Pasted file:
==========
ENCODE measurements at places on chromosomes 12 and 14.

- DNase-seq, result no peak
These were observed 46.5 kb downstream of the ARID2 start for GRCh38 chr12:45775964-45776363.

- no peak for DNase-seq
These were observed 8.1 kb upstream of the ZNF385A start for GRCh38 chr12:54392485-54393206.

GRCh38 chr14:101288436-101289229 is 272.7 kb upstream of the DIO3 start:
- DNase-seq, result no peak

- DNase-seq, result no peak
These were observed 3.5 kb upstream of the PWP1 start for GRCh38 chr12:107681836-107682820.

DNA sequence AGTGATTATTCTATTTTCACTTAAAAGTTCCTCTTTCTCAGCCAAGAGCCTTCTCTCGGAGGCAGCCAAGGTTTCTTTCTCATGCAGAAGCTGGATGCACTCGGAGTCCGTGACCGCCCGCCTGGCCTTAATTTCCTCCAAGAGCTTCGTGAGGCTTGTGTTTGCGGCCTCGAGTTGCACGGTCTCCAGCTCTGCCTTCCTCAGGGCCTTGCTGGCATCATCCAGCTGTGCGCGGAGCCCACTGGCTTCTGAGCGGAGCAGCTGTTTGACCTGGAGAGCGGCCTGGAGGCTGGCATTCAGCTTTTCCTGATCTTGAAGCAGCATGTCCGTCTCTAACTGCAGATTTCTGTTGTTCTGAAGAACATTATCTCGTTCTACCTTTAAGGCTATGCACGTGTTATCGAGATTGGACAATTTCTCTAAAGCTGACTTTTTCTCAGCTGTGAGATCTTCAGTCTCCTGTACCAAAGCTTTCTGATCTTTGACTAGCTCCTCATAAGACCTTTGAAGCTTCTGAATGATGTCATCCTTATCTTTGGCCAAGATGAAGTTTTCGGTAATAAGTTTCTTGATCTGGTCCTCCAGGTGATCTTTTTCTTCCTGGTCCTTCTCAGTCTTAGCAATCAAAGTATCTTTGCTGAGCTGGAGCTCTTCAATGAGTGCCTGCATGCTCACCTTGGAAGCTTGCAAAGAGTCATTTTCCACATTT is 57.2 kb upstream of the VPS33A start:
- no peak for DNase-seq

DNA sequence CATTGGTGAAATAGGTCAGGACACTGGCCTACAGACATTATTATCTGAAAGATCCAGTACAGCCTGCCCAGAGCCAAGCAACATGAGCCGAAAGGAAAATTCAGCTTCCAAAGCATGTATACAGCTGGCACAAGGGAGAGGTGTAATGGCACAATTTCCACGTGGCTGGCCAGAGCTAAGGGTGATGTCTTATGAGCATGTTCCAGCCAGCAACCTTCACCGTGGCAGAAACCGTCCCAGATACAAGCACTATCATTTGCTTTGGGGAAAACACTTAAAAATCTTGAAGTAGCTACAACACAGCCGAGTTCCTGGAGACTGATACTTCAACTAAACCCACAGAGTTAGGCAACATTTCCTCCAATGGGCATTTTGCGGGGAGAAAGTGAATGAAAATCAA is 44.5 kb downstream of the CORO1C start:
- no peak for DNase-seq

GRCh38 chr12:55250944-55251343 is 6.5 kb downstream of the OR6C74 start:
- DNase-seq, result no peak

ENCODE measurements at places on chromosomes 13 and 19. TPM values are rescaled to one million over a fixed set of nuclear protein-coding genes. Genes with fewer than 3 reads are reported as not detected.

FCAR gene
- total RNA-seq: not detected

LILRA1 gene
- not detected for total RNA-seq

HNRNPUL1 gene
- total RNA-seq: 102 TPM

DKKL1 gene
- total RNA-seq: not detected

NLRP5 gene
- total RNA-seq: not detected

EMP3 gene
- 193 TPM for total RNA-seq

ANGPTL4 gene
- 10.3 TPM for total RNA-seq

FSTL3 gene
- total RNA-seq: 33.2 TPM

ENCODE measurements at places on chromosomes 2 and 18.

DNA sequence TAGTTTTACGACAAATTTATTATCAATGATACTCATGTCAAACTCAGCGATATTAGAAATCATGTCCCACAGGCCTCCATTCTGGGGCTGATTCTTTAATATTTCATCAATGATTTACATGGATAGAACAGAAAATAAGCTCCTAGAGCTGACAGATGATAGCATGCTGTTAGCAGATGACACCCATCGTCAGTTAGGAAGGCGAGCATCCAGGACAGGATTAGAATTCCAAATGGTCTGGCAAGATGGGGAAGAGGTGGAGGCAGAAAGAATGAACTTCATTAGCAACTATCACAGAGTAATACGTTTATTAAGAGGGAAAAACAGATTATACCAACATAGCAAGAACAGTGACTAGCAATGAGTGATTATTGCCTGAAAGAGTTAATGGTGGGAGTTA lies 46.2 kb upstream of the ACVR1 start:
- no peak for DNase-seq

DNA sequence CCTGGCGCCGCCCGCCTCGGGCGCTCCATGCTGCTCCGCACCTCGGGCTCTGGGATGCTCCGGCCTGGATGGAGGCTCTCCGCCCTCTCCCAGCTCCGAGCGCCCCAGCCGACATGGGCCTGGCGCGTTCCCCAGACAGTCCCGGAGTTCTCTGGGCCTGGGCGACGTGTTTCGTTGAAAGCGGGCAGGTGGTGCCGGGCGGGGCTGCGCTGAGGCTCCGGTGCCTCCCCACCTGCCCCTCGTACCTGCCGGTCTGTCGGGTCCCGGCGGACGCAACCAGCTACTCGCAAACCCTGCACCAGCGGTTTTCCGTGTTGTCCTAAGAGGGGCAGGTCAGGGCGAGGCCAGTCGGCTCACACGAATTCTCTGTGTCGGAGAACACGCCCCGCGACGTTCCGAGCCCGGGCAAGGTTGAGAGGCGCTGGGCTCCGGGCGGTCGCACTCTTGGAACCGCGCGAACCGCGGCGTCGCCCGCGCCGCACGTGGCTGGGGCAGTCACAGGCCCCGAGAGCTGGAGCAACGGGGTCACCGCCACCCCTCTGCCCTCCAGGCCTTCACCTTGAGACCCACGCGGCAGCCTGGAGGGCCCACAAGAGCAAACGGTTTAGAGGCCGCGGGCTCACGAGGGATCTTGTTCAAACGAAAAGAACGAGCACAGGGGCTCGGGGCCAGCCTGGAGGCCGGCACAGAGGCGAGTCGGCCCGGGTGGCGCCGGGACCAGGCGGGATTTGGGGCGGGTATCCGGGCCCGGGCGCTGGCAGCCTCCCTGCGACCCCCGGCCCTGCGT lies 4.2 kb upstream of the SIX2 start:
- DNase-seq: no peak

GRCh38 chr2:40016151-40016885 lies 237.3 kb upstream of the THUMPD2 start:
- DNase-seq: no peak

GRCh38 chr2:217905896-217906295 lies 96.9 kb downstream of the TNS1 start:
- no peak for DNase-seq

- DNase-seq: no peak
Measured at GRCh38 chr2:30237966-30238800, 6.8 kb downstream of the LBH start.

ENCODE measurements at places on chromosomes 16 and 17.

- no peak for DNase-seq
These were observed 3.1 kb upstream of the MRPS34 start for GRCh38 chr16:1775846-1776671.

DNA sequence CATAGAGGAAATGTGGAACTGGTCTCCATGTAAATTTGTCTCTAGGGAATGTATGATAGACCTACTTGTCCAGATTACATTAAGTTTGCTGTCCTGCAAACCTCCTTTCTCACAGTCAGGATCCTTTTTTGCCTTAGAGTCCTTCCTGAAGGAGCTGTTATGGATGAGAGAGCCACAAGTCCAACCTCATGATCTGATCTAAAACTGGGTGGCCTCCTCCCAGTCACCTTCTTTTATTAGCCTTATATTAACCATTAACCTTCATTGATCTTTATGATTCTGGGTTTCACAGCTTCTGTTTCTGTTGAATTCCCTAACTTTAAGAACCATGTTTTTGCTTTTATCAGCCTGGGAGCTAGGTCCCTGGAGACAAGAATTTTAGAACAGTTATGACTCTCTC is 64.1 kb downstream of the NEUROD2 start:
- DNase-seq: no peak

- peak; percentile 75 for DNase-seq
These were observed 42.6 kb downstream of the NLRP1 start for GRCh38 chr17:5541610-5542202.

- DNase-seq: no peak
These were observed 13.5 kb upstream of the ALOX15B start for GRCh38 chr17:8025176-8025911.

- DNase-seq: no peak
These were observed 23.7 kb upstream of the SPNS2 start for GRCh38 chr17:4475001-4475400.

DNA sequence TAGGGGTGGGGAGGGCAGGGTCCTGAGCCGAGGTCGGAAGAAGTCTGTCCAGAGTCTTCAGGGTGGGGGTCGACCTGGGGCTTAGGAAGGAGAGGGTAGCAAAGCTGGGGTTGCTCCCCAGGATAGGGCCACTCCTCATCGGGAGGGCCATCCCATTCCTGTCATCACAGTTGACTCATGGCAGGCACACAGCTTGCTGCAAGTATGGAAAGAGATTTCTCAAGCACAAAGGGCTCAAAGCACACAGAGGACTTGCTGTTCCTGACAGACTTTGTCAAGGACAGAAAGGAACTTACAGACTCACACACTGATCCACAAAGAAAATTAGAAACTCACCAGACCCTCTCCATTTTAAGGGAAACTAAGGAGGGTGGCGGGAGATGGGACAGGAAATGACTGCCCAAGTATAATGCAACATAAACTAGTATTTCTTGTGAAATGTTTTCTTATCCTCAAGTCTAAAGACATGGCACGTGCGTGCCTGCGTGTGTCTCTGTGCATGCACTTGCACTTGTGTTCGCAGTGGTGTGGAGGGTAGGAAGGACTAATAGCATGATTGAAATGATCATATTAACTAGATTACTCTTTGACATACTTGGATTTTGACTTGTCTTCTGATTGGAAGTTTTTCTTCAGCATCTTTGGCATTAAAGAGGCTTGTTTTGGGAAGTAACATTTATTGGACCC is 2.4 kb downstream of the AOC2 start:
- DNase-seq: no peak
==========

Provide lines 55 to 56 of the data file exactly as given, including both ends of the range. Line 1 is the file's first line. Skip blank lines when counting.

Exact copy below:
DNA sequence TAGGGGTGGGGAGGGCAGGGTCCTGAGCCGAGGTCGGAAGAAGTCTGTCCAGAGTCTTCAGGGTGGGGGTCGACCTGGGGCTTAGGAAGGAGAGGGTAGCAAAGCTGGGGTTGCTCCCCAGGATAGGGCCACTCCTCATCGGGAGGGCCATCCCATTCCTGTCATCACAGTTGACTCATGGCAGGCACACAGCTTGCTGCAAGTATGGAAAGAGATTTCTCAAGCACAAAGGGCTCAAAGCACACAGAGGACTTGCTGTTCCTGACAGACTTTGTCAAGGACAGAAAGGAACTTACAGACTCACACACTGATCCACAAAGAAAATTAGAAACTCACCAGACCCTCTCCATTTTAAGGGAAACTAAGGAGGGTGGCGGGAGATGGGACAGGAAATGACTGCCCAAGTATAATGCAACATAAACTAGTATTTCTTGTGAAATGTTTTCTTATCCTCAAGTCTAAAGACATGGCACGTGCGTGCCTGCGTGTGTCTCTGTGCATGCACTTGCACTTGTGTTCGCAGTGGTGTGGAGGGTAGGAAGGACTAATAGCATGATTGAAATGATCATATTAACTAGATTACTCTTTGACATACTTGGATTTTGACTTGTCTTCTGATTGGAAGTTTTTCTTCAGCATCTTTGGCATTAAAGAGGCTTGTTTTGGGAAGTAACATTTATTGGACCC is 2.4 kb downstream of the AOC2 start:
- DNase-seq: no peak